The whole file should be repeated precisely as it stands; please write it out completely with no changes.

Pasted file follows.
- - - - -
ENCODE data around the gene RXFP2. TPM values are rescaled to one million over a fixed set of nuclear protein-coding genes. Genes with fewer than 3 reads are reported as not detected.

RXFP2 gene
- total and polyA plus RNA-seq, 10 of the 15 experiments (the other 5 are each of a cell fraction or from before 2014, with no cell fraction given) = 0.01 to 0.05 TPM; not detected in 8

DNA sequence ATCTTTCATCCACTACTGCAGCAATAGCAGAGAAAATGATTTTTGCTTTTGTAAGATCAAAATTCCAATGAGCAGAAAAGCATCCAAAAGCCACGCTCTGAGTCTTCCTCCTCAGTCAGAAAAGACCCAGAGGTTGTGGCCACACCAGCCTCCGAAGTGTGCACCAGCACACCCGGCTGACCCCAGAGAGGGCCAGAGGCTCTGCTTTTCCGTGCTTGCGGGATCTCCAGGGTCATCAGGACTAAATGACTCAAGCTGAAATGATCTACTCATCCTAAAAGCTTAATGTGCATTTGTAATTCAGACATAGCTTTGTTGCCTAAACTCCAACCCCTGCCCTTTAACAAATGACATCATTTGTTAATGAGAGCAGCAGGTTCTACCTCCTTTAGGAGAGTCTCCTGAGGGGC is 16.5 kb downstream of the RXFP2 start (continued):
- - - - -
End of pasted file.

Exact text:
ENCODE data around the gene RXFP2. TPM values are rescaled to one million over a fixed set of nuclear protein-coding genes. Genes with fewer than 3 reads are reported as not detected.

RXFP2 gene
- total and polyA plus RNA-seq, 10 of the 15 experiments (the other 5 are each of a cell fraction or from before 2014, with no cell fraction given) = 0.01 to 0.05 TPM; not detected in 8

DNA sequence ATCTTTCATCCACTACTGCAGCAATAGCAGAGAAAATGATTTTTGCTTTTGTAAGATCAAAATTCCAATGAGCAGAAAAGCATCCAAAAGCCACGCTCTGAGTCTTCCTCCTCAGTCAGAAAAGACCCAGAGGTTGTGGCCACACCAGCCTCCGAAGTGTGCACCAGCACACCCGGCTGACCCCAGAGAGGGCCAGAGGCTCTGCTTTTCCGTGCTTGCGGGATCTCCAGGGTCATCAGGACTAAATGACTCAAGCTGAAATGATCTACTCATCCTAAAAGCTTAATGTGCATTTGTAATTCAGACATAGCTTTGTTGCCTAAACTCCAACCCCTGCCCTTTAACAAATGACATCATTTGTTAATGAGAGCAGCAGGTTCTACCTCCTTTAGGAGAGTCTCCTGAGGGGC is 16.5 kb downstream of the RXFP2 start (continued):